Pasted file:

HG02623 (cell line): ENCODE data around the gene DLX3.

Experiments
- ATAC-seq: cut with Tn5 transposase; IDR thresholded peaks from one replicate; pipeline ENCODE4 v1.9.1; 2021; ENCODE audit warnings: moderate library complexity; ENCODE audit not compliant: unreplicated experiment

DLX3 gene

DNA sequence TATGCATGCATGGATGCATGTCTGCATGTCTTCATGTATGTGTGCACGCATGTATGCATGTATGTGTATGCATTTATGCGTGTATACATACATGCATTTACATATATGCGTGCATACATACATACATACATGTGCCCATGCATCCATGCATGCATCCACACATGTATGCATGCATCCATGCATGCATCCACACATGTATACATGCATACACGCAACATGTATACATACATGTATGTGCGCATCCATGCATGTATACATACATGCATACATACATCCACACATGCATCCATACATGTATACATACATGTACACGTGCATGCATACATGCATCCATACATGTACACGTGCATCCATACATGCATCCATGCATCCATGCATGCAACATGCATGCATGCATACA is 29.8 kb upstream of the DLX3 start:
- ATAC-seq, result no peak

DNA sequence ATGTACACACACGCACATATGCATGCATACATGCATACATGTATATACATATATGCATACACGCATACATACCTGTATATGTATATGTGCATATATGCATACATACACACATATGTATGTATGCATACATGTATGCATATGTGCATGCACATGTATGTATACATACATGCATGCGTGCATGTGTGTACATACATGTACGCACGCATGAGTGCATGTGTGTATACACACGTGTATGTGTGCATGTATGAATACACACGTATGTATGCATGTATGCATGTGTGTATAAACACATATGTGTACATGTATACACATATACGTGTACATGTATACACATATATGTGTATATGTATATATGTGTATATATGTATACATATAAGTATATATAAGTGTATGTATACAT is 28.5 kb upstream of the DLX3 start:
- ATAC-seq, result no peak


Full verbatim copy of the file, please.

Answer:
HG02623 (cell line): ENCODE data around the gene DLX3.

Experiments
- ATAC-seq: cut with Tn5 transposase; IDR thresholded peaks from one replicate; pipeline ENCODE4 v1.9.1; 2021; ENCODE audit warnings: moderate library complexity; ENCODE audit not compliant: unreplicated experiment

DLX3 gene

DNA sequence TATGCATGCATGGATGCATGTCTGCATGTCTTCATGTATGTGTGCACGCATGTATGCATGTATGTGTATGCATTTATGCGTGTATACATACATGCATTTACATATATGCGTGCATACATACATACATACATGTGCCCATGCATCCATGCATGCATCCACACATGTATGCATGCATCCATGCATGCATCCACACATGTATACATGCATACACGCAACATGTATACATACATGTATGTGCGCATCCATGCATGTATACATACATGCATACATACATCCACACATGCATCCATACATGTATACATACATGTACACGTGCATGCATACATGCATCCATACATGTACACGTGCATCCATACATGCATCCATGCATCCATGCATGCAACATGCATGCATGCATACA is 29.8 kb upstream of the DLX3 start:
- ATAC-seq, result no peak

DNA sequence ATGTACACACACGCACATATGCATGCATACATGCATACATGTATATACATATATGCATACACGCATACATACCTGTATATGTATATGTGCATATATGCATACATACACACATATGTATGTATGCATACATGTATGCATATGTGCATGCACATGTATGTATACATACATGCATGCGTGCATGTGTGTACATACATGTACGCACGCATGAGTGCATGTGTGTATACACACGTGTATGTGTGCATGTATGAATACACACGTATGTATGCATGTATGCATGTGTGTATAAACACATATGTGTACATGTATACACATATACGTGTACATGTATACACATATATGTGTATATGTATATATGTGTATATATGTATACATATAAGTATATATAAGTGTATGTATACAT is 28.5 kb upstream of the DLX3 start:
- ATAC-seq, result no peak